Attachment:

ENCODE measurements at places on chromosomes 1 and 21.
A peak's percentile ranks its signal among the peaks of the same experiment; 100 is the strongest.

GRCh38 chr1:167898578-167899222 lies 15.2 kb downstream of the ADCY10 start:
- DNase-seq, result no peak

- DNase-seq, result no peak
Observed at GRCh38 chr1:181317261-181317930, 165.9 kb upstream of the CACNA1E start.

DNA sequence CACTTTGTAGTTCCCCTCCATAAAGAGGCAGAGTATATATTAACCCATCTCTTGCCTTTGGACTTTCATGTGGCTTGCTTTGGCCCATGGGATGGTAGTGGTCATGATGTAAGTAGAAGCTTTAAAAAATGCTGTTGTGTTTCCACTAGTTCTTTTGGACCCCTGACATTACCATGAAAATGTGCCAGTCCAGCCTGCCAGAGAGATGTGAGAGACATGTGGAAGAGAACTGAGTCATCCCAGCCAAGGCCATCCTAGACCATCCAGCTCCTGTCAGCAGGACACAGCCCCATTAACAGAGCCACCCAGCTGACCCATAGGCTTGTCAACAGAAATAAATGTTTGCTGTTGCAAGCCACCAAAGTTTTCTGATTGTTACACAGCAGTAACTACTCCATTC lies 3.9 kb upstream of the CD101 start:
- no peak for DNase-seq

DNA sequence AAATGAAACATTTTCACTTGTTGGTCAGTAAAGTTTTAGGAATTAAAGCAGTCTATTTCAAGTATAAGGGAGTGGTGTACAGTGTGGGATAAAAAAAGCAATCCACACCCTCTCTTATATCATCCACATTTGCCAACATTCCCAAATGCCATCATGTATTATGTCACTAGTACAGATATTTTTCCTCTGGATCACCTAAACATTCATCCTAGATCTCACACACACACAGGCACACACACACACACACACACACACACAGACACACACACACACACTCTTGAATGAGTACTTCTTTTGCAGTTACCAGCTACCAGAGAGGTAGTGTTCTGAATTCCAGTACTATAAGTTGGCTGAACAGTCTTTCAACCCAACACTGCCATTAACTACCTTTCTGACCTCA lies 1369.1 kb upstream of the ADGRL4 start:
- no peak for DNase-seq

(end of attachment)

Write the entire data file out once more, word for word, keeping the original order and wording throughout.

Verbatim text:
ENCODE measurements at places on chromosomes 1 and 21.
A peak's percentile ranks its signal among the peaks of the same experiment; 100 is the strongest.

GRCh38 chr1:167898578-167899222 lies 15.2 kb downstream of the ADCY10 start:
- DNase-seq, result no peak

- DNase-seq, result no peak
Observed at GRCh38 chr1:181317261-181317930, 165.9 kb upstream of the CACNA1E start.

DNA sequence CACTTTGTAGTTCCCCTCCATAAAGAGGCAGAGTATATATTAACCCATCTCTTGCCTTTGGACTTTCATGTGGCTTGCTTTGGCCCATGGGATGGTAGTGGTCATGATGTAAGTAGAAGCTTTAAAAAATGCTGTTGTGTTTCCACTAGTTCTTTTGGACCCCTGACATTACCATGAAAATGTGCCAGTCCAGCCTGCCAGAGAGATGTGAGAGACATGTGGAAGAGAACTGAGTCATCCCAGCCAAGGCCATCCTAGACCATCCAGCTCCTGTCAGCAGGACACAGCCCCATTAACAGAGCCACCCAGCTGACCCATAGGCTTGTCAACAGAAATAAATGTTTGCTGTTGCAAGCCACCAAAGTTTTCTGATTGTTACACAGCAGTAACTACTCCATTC lies 3.9 kb upstream of the CD101 start:
- no peak for DNase-seq

DNA sequence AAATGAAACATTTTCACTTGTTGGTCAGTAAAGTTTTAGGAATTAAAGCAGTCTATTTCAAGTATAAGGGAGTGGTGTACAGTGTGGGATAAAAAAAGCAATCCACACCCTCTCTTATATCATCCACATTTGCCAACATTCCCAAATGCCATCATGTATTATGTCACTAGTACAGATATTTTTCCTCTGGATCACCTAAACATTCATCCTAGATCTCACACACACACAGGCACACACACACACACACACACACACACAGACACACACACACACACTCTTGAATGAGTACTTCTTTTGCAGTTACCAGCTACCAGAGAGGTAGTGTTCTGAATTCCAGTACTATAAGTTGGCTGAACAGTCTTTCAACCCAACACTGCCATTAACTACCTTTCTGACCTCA lies 1369.1 kb upstream of the ADGRL4 start:
- no peak for DNase-seq